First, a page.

John Huston called them ‘witches – lovely ones to be sure. They are all transparent-skinned, with pale hair and light blue eyes. You can very nearly see through them.’
They were the three Glorious Guinness Girls: sisters with, between them, eight marriages, 13 children, three very grand houses and three very distinct personalities.
Aileen, the eldest, was elegant and social. She moved through a jet-set world of movie stars, society heiresses and international playboys, including the Aga Khan and Ursula Andress.
Maureen, the middle child (with all the look-at-me desire to shock that being the middle child can animate), made a virtue of her connections, conducting a lifelong obsession with royalty and the Queen Mother in particular.
Oonagh, the youngest and sweetest (and, she believed, her father’s favourite), was almost a bohemian. A friend to artists and poets, she kept open house at Luggala, just outside Dublin. There she entertained Brendan Behan, Sean O’Casey, Claud Cockburn and, later, when her son Tara grew up, Mick Jagger, Anita Pallenberg and John Paul Getty II.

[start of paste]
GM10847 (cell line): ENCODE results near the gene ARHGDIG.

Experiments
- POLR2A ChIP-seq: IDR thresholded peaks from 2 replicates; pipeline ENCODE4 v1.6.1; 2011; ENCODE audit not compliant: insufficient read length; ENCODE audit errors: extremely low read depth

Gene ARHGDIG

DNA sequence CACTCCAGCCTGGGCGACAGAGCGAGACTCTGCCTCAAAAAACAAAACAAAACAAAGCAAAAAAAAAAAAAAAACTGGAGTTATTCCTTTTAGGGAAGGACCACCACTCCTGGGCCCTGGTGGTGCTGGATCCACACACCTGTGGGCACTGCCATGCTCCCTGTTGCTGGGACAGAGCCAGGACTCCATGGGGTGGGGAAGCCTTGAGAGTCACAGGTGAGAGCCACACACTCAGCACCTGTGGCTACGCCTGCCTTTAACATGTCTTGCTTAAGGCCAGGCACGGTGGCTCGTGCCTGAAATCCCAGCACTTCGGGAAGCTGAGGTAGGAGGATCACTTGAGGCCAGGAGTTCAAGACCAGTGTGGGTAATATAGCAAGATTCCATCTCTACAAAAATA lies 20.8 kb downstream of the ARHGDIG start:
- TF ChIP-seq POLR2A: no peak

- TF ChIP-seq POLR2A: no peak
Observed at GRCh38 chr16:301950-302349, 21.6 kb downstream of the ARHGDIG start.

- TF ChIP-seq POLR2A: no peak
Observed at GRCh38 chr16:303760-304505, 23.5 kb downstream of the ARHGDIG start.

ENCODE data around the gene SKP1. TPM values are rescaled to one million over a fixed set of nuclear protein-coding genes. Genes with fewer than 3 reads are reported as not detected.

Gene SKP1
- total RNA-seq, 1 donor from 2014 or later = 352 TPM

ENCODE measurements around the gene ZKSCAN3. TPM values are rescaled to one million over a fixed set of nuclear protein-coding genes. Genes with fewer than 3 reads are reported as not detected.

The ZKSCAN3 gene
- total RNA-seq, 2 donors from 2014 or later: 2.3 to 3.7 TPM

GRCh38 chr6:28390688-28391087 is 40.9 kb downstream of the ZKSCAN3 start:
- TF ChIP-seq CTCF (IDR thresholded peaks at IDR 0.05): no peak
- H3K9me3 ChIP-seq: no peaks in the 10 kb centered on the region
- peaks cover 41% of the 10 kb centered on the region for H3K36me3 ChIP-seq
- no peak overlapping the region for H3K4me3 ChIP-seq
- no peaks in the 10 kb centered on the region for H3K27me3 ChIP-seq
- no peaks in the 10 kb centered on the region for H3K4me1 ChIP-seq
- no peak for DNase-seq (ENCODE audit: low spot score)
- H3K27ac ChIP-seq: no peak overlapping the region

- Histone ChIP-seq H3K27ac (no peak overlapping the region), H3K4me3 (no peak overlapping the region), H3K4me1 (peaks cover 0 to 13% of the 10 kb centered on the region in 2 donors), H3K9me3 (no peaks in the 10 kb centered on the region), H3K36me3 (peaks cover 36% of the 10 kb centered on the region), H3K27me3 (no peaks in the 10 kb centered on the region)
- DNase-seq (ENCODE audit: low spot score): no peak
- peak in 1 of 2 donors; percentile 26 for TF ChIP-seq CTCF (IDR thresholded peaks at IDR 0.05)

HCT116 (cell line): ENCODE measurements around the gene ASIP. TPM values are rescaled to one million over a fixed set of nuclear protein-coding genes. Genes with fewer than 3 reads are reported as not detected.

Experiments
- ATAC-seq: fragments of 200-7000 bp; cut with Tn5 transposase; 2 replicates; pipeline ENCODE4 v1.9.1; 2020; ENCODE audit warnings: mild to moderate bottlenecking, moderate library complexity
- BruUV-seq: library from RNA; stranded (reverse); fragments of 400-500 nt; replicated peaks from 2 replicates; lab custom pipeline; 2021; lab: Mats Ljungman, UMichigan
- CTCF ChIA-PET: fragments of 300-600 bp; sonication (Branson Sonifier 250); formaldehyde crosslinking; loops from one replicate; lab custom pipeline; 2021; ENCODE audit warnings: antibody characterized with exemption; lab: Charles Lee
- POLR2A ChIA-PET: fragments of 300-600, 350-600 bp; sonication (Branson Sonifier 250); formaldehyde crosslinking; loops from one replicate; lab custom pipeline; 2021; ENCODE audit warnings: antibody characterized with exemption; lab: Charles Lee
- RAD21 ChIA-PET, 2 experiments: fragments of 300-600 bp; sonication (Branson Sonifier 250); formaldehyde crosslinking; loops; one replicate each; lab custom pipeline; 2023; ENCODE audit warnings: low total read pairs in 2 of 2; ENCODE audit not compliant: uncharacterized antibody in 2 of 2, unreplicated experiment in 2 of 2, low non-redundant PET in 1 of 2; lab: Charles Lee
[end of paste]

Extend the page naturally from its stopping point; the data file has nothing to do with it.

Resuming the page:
They were the daughters of Arthur Ernest Guinness, second son of the first Earl of Iveagh (these were the brewing Guinnesses, rather than the banking Guinnesses or clerical Guinnesses).
His younger brother, Walter, later Lord Moyne, was Minister of State in the Middle East, while the elder, Rupert, once shared a governess with Winston Churchill – and lived to bear the scars.
The boys were once bought a toy harness and coachman’s whip. ‘You be the horse,’ the young Churchill said. When Rupert didn’t want to, Churchill whipped him across the face, catching his eye and scarring him for life.
Aileen was born in 1904, Maureen in 1907 and Oonagh in 1910. They spent their childhoods mostly in Ireland, at a house called Glenmaroon which was actually two houses. There was a home cinema, an indoor swimming pool, even a coal scuttle that played a tune.
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